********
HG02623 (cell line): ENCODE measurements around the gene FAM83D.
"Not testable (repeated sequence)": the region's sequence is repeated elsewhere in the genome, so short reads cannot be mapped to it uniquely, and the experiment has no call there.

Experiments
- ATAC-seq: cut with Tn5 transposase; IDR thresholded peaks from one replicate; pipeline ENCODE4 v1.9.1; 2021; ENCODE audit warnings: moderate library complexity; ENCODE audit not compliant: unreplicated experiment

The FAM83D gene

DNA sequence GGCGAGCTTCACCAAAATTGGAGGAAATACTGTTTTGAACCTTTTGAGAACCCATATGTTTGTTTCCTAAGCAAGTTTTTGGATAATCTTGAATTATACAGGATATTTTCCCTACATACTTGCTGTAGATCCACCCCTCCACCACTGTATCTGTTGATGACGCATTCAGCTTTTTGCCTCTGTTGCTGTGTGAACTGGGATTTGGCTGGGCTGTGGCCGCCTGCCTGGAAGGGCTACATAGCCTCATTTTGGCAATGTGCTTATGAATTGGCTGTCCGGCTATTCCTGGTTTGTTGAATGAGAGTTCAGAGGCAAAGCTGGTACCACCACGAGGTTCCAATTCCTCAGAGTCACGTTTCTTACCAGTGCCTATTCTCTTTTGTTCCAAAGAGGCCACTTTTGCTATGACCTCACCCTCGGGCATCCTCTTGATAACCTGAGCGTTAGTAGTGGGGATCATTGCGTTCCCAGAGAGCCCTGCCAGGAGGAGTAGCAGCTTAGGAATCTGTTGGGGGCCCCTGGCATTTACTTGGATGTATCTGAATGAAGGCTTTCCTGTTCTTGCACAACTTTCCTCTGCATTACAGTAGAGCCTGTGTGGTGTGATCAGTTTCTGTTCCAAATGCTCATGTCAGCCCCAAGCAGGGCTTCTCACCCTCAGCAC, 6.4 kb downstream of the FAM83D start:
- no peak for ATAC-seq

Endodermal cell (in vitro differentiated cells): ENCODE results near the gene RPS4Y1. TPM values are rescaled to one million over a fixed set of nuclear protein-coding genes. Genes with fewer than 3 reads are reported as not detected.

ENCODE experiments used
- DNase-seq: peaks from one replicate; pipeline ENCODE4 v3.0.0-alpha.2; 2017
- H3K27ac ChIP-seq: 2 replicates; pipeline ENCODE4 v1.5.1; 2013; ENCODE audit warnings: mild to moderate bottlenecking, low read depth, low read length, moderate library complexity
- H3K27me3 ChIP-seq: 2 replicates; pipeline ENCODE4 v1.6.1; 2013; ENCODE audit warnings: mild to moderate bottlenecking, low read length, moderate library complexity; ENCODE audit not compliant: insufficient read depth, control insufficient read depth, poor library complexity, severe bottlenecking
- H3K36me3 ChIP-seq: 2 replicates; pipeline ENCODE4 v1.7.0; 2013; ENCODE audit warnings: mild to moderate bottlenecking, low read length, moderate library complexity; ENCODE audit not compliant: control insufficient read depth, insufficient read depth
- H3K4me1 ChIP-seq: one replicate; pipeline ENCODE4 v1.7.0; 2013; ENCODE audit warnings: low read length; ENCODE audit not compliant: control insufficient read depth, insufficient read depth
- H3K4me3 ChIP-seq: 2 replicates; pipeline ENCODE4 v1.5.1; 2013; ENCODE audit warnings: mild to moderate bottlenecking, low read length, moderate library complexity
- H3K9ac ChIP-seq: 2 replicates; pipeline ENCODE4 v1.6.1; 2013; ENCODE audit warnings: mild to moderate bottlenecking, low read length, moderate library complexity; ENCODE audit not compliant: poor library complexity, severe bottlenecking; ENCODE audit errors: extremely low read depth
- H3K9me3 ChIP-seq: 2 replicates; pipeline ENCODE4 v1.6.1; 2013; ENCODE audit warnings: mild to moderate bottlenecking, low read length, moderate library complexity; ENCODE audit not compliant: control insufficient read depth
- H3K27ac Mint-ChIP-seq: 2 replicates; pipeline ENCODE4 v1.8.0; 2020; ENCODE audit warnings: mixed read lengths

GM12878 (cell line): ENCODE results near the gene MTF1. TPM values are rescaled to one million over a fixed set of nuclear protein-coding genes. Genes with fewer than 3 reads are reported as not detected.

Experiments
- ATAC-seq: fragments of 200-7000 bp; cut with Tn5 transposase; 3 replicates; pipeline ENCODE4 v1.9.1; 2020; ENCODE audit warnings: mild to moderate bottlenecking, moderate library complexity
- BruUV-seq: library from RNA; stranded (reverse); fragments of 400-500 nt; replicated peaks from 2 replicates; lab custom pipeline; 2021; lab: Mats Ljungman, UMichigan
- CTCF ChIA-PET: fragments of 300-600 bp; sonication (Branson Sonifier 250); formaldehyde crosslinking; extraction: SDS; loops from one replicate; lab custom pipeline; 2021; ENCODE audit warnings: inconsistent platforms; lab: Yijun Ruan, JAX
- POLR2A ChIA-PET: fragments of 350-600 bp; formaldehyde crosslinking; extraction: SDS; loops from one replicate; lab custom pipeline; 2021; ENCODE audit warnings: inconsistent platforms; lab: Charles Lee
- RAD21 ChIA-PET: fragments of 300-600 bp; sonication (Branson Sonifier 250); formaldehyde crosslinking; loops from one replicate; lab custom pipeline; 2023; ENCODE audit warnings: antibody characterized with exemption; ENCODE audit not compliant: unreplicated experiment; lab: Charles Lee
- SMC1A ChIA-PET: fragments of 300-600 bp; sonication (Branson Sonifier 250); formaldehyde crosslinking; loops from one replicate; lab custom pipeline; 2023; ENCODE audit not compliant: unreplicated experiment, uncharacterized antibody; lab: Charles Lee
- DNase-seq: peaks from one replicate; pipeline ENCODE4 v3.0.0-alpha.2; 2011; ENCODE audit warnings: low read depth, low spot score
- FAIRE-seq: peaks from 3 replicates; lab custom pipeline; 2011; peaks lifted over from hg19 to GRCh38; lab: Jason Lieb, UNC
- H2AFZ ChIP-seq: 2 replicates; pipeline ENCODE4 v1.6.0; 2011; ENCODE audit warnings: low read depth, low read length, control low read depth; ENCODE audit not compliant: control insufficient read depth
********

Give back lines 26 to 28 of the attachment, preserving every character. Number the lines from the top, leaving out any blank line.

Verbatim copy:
- SMC1A ChIA-PET: fragments of 300-600 bp; sonication (Branson Sonifier 250); formaldehyde crosslinking; loops from one replicate; lab custom pipeline; 2023; ENCODE audit not compliant: unreplicated experiment, uncharacterized antibody; lab: Charles Lee
- DNase-seq: peaks from one replicate; pipeline ENCODE4 v3.0.0-alpha.2; 2011; ENCODE audit warnings: low read depth, low spot score
- FAIRE-seq: peaks from 3 replicates; lab custom pipeline; 2011; peaks lifted over from hg19 to GRCh38; lab: Jason Lieb, UNC